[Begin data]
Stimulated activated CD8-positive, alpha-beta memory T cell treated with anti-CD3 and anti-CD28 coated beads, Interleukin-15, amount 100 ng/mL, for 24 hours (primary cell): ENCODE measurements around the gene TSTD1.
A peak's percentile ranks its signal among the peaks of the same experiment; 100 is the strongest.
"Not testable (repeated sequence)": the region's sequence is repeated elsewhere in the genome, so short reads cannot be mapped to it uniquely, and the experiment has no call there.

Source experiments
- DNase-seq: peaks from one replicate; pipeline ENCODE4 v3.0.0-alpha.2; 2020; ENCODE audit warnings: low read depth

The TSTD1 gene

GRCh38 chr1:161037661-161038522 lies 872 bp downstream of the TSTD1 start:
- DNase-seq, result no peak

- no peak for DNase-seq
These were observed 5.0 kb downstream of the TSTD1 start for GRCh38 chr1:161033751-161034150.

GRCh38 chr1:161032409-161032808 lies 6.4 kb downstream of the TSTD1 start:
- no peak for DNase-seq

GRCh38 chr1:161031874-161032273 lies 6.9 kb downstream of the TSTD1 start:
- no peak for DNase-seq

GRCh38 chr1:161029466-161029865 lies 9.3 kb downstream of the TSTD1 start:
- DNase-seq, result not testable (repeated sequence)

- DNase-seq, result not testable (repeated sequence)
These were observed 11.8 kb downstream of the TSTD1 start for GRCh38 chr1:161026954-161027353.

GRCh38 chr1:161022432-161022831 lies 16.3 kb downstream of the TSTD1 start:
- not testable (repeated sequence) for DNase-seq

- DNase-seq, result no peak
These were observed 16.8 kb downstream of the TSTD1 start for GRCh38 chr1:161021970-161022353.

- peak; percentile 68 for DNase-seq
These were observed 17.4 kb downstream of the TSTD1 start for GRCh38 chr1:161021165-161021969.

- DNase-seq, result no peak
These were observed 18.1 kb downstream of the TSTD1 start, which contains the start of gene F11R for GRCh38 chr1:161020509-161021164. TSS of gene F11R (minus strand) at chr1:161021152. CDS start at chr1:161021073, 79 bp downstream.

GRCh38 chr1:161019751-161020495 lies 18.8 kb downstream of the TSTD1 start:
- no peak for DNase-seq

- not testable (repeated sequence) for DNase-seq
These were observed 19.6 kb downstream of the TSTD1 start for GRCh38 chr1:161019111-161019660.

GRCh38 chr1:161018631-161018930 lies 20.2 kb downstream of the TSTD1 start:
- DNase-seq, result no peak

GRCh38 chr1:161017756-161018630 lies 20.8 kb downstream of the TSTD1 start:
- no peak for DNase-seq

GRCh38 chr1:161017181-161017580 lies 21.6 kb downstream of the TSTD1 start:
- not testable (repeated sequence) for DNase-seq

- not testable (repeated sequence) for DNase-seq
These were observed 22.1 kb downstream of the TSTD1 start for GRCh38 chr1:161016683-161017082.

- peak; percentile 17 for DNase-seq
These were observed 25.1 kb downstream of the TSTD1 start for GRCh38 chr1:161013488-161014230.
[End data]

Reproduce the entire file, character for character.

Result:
Stimulated activated CD8-positive, alpha-beta memory T cell treated with anti-CD3 and anti-CD28 coated beads, Interleukin-15, amount 100 ng/mL, for 24 hours (primary cell): ENCODE measurements around the gene TSTD1.
A peak's percentile ranks its signal among the peaks of the same experiment; 100 is the strongest.
"Not testable (repeated sequence)": the region's sequence is repeated elsewhere in the genome, so short reads cannot be mapped to it uniquely, and the experiment has no call there.

Source experiments
- DNase-seq: peaks from one replicate; pipeline ENCODE4 v3.0.0-alpha.2; 2020; ENCODE audit warnings: low read depth

The TSTD1 gene

GRCh38 chr1:161037661-161038522 lies 872 bp downstream of the TSTD1 start:
- DNase-seq, result no peak

- no peak for DNase-seq
These were observed 5.0 kb downstream of the TSTD1 start for GRCh38 chr1:161033751-161034150.

GRCh38 chr1:161032409-161032808 lies 6.4 kb downstream of the TSTD1 start:
- no peak for DNase-seq

GRCh38 chr1:161031874-161032273 lies 6.9 kb downstream of the TSTD1 start:
- no peak for DNase-seq

GRCh38 chr1:161029466-161029865 lies 9.3 kb downstream of the TSTD1 start:
- DNase-seq, result not testable (repeated sequence)

- DNase-seq, result not testable (repeated sequence)
These were observed 11.8 kb downstream of the TSTD1 start for GRCh38 chr1:161026954-161027353.

GRCh38 chr1:161022432-161022831 lies 16.3 kb downstream of the TSTD1 start:
- not testable (repeated sequence) for DNase-seq

- DNase-seq, result no peak
These were observed 16.8 kb downstream of the TSTD1 start for GRCh38 chr1:161021970-161022353.

- peak; percentile 68 for DNase-seq
These were observed 17.4 kb downstream of the TSTD1 start for GRCh38 chr1:161021165-161021969.

- DNase-seq, result no peak
These were observed 18.1 kb downstream of the TSTD1 start, which contains the start of gene F11R for GRCh38 chr1:161020509-161021164. TSS of gene F11R (minus strand) at chr1:161021152. CDS start at chr1:161021073, 79 bp downstream.

GRCh38 chr1:161019751-161020495 lies 18.8 kb downstream of the TSTD1 start:
- no peak for DNase-seq

- not testable (repeated sequence) for DNase-seq
These were observed 19.6 kb downstream of the TSTD1 start for GRCh38 chr1:161019111-161019660.

GRCh38 chr1:161018631-161018930 lies 20.2 kb downstream of the TSTD1 start:
- DNase-seq, result no peak

GRCh38 chr1:161017756-161018630 lies 20.8 kb downstream of the TSTD1 start:
- no peak for DNase-seq

GRCh38 chr1:161017181-161017580 lies 21.6 kb downstream of the TSTD1 start:
- not testable (repeated sequence) for DNase-seq

- not testable (repeated sequence) for DNase-seq
These were observed 22.1 kb downstream of the TSTD1 start for GRCh38 chr1:161016683-161017082.

- peak; percentile 17 for DNase-seq
These were observed 25.1 kb downstream of the TSTD1 start for GRCh38 chr1:161013488-161014230.